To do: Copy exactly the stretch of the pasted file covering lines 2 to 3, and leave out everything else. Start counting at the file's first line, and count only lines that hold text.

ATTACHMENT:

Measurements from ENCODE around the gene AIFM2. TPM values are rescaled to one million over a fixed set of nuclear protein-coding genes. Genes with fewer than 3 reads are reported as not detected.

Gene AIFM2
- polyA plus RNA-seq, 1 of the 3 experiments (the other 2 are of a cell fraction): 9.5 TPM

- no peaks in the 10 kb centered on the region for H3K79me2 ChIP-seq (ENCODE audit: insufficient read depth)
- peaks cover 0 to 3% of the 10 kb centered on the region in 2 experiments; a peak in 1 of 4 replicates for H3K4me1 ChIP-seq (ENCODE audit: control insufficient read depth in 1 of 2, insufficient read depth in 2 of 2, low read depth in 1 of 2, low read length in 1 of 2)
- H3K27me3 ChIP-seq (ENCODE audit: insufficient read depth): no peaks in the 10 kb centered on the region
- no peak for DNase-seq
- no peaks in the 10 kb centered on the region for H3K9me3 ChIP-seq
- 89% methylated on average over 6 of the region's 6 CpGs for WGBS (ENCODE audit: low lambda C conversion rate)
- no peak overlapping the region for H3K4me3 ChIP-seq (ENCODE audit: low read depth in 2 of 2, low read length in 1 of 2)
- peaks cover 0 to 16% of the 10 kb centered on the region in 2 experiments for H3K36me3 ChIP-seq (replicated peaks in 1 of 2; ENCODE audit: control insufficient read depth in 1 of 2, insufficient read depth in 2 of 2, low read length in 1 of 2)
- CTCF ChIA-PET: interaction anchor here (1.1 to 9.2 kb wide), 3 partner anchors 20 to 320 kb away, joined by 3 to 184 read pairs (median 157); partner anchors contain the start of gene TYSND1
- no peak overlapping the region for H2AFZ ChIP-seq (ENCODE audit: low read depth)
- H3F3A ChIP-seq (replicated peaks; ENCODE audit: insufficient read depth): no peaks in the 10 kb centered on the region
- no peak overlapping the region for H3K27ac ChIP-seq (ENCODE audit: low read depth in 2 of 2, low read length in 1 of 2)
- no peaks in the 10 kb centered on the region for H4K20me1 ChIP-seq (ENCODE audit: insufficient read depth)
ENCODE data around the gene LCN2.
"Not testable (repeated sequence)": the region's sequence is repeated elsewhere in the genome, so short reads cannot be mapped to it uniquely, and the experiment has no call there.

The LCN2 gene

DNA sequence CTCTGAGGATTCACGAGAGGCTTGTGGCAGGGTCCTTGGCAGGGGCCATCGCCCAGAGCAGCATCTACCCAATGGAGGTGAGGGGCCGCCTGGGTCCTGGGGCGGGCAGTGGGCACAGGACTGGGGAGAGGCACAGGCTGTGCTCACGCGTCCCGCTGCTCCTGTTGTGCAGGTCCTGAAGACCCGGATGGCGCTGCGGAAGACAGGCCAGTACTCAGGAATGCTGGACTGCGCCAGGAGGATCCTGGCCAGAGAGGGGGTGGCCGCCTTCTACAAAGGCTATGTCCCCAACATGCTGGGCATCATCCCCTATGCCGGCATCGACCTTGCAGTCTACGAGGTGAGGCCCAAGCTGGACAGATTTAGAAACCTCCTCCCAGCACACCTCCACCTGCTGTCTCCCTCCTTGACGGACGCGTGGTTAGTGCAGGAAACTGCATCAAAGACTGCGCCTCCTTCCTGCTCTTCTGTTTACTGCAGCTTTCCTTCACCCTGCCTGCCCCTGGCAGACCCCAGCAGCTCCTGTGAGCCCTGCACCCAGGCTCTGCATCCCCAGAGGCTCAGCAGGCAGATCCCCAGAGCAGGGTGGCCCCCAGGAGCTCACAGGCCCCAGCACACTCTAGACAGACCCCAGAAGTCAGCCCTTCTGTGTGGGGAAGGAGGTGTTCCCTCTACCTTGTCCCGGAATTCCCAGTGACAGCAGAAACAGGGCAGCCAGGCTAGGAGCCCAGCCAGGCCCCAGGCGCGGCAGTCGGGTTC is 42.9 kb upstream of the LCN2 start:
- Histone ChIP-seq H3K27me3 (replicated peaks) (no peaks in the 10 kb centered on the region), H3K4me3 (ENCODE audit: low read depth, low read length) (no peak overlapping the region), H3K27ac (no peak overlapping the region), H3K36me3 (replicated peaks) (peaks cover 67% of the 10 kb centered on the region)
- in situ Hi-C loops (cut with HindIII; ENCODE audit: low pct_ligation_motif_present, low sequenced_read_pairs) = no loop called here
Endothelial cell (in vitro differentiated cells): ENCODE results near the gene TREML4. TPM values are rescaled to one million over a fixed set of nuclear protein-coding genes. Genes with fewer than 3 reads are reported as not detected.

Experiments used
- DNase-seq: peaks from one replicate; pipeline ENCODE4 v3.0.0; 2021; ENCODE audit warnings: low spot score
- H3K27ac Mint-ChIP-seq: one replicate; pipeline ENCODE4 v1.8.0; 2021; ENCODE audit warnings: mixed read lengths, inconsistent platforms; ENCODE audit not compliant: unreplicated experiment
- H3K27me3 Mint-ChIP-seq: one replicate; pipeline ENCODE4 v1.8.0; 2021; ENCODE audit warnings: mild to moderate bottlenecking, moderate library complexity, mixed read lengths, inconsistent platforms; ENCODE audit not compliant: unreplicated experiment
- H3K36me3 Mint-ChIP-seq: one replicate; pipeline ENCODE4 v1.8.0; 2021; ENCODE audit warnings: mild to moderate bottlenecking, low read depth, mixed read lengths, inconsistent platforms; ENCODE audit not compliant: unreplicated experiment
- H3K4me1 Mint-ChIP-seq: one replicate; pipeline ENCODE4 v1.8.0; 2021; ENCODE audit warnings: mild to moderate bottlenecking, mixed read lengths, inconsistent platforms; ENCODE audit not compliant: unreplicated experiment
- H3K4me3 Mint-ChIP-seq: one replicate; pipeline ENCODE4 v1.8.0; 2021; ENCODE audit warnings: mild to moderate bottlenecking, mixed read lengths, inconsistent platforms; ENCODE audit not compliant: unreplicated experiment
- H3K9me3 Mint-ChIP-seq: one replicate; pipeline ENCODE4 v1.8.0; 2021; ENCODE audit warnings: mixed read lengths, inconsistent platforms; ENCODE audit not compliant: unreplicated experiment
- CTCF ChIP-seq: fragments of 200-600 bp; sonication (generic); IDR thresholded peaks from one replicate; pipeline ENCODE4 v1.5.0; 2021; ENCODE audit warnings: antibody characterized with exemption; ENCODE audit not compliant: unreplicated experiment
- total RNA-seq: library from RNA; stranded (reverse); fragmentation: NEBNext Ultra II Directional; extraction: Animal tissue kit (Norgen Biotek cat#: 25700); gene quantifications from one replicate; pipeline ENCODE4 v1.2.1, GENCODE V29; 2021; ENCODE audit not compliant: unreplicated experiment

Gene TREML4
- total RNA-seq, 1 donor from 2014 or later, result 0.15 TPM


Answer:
Gene AIFM2
- polyA plus RNA-seq, 1 of the 3 experiments (the other 2 are of a cell fraction): 9.5 TPM